Mother Shipton statue unveiled in Knaresborough
A statue of a Tudor prophetess believed to have predicted events such as the Great Fire of London has been unveiled in the town of her birth.
Mother Shipton was born in Knaresborough in the late 15th Century.
The bronze statue was commissioned from sculptor Chris Kelly following a fundraising campaign in the town.
The £43,000 sculpture sits on a bench in the town's Market Square close to a statue of 18th Century road engineer John Metcalfe, known as Blind Jack.
For centuries Mother Shipton has been depicted as the stereotypical witch, with a hooked nose and facial warts.
However, Mr Kelly has chosen not to portray her as such and gave her a more sympathetic appearance.
"In the first known literary print of her she appears as a well-dressed noble woman not as a witch at all, that came around 40 years later," he said.
The statue was first proposed in 2013.
Michael Owen from the Mother Shipton Appeal Committee said he was grateful for the many donations made and delighted the statue was finally in place.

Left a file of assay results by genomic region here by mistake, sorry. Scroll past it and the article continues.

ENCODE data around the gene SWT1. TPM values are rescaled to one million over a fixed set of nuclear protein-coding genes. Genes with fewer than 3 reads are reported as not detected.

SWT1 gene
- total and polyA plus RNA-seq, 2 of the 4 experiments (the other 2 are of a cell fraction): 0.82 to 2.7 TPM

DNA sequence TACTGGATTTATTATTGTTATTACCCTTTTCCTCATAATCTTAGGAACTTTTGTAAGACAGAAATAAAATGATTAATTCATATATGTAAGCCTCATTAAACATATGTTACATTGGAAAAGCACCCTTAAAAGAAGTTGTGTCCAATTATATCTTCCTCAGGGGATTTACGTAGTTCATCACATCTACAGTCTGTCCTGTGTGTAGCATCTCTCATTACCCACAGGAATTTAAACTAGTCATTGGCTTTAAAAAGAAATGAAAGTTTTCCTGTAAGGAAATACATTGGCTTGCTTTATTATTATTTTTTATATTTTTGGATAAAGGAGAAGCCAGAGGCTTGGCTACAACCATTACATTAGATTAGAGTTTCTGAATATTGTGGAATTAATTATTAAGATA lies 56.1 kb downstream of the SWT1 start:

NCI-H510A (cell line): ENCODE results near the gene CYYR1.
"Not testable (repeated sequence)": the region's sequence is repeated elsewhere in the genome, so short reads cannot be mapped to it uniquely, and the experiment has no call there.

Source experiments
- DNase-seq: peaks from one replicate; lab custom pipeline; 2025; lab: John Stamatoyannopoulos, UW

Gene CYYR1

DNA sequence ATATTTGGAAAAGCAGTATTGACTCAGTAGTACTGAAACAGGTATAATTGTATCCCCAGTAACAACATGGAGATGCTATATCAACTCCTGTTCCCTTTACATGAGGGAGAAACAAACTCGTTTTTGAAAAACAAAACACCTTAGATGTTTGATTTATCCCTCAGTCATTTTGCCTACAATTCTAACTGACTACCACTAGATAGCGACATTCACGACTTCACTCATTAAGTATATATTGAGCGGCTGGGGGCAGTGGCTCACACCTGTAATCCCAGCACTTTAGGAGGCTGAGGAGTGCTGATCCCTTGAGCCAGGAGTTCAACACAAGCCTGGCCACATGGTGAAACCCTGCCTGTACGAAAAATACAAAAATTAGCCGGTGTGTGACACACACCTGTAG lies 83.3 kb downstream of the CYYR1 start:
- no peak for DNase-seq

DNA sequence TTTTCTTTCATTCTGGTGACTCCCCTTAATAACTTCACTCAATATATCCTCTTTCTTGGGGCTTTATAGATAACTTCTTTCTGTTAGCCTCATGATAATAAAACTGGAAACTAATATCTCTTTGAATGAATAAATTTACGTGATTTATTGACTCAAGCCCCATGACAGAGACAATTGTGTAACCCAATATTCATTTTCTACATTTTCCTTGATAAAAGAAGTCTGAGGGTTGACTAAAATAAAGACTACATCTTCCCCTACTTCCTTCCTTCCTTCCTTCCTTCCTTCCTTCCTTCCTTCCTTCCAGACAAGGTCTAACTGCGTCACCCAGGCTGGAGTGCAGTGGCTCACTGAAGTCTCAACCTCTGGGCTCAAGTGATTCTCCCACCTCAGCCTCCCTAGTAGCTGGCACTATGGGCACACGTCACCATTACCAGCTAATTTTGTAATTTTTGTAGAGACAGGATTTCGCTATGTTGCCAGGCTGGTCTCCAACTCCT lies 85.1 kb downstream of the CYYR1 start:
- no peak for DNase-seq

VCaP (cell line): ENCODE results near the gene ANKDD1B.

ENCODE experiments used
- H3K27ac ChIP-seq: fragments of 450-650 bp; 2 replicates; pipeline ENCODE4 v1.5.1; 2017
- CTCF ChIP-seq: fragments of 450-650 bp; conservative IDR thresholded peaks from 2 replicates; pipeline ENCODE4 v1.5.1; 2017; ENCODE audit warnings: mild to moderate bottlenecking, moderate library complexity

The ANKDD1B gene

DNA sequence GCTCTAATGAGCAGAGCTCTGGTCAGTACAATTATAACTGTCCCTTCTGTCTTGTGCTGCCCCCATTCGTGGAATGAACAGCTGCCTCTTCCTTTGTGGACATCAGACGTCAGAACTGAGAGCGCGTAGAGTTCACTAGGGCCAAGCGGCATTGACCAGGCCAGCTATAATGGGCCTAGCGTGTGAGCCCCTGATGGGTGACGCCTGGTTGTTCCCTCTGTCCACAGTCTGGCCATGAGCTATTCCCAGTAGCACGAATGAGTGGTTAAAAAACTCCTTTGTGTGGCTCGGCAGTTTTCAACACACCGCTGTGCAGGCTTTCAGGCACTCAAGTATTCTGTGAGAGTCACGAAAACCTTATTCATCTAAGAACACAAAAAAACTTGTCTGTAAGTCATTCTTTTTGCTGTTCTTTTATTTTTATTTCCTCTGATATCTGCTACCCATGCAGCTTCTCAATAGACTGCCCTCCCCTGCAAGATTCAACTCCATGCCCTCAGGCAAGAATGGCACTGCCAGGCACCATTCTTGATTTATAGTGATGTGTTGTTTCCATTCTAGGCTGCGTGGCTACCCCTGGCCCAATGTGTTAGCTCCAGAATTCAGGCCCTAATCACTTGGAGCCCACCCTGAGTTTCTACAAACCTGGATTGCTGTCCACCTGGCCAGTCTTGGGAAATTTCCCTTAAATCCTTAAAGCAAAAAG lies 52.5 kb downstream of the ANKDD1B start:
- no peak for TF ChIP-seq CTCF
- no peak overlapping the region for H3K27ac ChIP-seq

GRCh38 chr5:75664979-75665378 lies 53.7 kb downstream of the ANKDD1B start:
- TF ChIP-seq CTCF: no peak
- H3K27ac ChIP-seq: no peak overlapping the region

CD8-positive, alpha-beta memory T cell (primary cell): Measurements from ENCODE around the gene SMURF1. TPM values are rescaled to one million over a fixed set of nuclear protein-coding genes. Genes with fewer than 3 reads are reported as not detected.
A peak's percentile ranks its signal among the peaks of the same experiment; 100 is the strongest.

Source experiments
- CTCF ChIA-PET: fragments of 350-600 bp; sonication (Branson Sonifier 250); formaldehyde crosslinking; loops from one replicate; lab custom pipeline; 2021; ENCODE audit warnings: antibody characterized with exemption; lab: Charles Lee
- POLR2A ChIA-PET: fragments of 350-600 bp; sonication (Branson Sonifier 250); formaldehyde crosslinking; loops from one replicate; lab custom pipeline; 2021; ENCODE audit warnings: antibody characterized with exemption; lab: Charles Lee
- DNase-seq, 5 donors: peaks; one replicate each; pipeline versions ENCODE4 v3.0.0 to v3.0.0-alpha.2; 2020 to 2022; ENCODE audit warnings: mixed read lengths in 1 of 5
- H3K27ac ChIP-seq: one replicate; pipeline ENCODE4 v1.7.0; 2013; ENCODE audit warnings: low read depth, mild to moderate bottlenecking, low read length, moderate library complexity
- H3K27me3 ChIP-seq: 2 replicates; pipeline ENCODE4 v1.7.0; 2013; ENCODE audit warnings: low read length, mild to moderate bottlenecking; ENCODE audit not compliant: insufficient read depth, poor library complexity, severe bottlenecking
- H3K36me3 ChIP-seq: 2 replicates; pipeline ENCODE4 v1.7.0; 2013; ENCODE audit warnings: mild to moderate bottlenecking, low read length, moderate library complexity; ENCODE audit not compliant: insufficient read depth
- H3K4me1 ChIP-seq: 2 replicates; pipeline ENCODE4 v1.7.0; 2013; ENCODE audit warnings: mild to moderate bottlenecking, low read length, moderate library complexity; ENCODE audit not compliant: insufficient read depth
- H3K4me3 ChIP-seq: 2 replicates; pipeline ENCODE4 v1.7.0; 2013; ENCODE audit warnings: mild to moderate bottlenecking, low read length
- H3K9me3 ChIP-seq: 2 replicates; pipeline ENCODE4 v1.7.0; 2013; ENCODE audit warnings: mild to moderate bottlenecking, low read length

- Born Ursula Sontheil in a cave near the River Nidd in 1488
- She died in 1561 and was first mentioned in print in a pamphlet published 80 years later
- Pamphlets produced after her death in 1641 depicted her as an increasingly grotesque caricature of a witch
- People believe she predicted the Spanish Armada and also the plague that wiped out 68,000 Londoners in 1665, as recorded in Samuel Pepys' diary
- One of her most famous prophecies was that the world would end in 1881, but this was later revealed to have been written by bookseller Charles Hindley
Source: Mother Shipton's Cave